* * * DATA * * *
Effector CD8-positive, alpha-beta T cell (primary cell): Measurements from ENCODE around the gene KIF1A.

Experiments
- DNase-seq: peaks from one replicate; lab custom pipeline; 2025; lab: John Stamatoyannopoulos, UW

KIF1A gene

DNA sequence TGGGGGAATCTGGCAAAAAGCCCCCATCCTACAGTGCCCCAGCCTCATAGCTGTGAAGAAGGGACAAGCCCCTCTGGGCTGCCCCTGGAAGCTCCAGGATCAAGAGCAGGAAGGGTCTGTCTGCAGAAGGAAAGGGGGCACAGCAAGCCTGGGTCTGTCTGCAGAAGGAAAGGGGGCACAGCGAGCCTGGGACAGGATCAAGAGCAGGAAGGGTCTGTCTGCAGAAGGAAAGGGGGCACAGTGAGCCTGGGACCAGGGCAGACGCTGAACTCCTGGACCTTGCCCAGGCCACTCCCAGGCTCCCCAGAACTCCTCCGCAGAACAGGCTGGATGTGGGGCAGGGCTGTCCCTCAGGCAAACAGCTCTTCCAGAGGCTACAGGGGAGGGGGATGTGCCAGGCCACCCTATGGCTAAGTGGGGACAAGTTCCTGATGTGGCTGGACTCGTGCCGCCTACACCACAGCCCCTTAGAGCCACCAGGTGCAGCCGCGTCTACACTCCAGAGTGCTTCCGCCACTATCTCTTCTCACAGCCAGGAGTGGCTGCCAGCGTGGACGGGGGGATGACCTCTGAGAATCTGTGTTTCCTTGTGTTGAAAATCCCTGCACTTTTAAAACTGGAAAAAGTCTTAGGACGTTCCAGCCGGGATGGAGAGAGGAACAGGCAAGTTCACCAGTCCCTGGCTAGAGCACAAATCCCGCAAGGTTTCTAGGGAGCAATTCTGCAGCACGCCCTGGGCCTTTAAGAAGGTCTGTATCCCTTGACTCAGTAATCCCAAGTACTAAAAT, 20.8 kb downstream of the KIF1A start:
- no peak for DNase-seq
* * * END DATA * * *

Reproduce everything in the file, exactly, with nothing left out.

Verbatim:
Effector CD8-positive, alpha-beta T cell (primary cell): Measurements from ENCODE around the gene KIF1A.

Experiments
- DNase-seq: peaks from one replicate; lab custom pipeline; 2025; lab: John Stamatoyannopoulos, UW

KIF1A gene

DNA sequence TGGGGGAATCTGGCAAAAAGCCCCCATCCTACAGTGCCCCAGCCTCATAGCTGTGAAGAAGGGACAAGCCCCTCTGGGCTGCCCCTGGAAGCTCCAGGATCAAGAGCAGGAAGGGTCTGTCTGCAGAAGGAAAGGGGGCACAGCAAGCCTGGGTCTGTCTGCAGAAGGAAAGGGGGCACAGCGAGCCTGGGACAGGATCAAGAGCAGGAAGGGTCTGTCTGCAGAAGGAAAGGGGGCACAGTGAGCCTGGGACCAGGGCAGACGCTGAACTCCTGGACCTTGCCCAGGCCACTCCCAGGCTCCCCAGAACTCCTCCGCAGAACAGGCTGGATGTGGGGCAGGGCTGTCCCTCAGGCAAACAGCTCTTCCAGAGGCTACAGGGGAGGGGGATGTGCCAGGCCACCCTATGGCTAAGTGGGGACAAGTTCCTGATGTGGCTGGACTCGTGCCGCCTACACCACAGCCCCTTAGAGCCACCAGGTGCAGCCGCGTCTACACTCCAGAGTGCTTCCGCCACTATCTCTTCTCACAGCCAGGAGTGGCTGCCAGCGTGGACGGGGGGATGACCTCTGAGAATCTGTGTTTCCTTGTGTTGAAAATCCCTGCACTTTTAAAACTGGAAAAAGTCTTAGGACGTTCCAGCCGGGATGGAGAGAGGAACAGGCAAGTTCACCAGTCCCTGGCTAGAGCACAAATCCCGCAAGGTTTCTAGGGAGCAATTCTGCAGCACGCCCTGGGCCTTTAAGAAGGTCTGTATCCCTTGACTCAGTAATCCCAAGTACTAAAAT, 20.8 kb downstream of the KIF1A start:
- no peak for DNase-seq